Meteor Community Coding


#1

There are lots of examples out there, lots of frameworks that grew because of the community. Not only posting issues, but actually coding for the open-source platform.

Now, I’m sure there are lots of people, who can invest a bit of time in the platform they love, and help these guys out. From my understanding we currently have 2-3 FTE on Meteor. This is sad. Imagine there are 100 people that want to help, and invest 10-15 hours a month.

The plan
We need a Meteor documentation. Not how to use it, but how it is architected. The code is documented, but it took me so much time in order to understand how they did oplog… maybe because I’m a bit slow, I don’t know, but I now I think I know by heart the code in: https://github.com/meteor/meteor/tree/master/packages/mongo because I wanted to move oplog to Redis. https://github.com/cult-of-coders/redis-oplog

We need a “community-help” label for issues. So guys like @benjamn, @abernix, @sashko, etc can simply say: this is not a super important thing to do right now, we need it but later, so let others try and do it “Community Help”, and leave a small guide-line on what to tackle, where to look. I would really like to do that in my spare time! Ofcourse, if writing the guide-line and time to explain it takes more than actually fixing it, maybe it’s not a good idea :smiley:

Let’s discuss other ideas here. Thanks!


#2

Meteor has a pull-requests-encouraged label with over 100 items, and there are many tasks in there which are reasonable to accomplish – even for first timers. These are issues which directly fall into the category of “let others try” and are labeled that way by MDG.

The Meteor community has pulled together some great stuff in the past, and a lot of amazing Meteor packages exist, but after six months of triaging issues I’m a bit disappointed with the amount of contributions that come in for the core tool from the community – despite the many threads which continue to pop up about contributing. That doesn’t stop me or discourage me, but I don’t get paid for this, and I don’t work for MDG.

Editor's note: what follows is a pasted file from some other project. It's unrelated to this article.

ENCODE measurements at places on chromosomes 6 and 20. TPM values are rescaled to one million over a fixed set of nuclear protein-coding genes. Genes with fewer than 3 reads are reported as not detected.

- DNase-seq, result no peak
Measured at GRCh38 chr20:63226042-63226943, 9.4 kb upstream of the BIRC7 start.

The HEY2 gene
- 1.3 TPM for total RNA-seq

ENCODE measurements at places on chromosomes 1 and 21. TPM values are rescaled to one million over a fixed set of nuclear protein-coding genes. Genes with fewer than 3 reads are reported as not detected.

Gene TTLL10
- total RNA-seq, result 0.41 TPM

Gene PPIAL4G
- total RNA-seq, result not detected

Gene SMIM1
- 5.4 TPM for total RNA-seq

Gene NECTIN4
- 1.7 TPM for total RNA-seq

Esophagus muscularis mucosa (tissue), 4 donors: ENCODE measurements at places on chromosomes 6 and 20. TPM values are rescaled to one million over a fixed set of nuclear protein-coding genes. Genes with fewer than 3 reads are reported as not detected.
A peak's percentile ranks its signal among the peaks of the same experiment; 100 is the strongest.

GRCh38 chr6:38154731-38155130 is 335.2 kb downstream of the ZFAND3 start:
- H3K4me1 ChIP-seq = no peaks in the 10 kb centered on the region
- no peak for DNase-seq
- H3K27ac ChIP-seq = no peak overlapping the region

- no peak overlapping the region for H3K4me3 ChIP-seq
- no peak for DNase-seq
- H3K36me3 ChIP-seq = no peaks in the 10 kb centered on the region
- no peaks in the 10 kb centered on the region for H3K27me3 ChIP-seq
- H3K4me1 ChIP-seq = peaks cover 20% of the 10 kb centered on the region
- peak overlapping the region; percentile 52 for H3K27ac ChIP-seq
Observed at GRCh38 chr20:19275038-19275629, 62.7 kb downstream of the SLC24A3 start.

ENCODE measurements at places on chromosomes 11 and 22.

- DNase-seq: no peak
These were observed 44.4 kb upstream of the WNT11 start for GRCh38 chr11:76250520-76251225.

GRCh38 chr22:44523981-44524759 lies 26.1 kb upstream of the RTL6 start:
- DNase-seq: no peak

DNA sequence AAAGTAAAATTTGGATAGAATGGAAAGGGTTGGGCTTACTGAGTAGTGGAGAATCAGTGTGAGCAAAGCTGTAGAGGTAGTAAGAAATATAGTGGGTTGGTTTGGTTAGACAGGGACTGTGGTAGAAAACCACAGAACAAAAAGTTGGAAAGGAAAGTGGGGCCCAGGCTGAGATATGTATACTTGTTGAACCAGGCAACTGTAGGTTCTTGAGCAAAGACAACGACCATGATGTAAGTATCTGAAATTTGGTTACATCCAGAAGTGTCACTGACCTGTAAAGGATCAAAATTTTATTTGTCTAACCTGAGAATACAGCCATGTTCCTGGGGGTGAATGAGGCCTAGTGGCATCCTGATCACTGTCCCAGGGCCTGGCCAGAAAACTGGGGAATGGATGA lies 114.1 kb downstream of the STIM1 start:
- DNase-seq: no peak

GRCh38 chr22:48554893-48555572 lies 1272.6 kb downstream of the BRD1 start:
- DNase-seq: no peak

As I said on this comment on the most-recently-popular thread about contributing, if developers would help triage issues (or even help advise/debug by commenting on them) it would be a huge help to the project and you could do it in an hour a week. I’m spending more than 10 hours a week right now just doing this because, like you say, I want to “invest a bit of time in the platform I love.” I’ve built products (and want to build more products) on Meteor and it’s completely free to me.

In the process of triaging issues, I’ve learned a lot about the tool and it’s enabled me to contribute more actual code. While some aspects are of Meteor are more difficult than others, it’s really not that difficult to contribute, people just aren’t doing it.

I’m not sure what the chances of an architecture guide getting written are, but if someone sees any of those issues they want to work on, all they need to do is run Meteor from a checkout and comment on the issue they’re interested in and ask for advice on how to proceed with submitting a pull-request.

Developers are standing by.


#3

@abernix

Now, what you say is true, I had no idea honestly about “pull-request-encouraged” label. Why not ? Because it needs to be BIG and on www.meteor.com website, or somewhere. And at the same time I should’ve looked better.

The reason I got involved lately so much is because Meteor finds itself in a crucial place. With MDG shifting focus to Apollo, people moving away from it for more flexible solutions like Webpack, Feathers, etc it looks like Meteor heads towards its inevitable death. Unless we resuscitate it somehow.

people just aren’t doing it.

Well, I don’t see any marketing put in this. Just asking for help is nothing. There are certain ways to convince people to contribute:

  • Give rewards
  • Gamify the experience
  • Meteor hackatons (Like they had on Drupal)
  • Make them feel guilt for not contributing (?) (barbaric but effective)

This is for attracting individuals. Now there’s another market, the parasite companies which work on Meteor. I call them parasites because they don’t use galaxy, they don’t open-source their packages, they don’t contribute to the community at all (they just take). However, not to underestimate those companies, they have good coders, we could convert them to a symbiotic state by doing something like:

  • Have a method of “rating” the difficulty of a task in points
  • There should be a top with companies (most points) publicly available on meteor.com. This way they gain marketshare, Meteor gains coding power.

However, the top, can be composed of individuals, why not ? The reason they would do this, is to have it on their Resume. It’ll look good :slight_smile: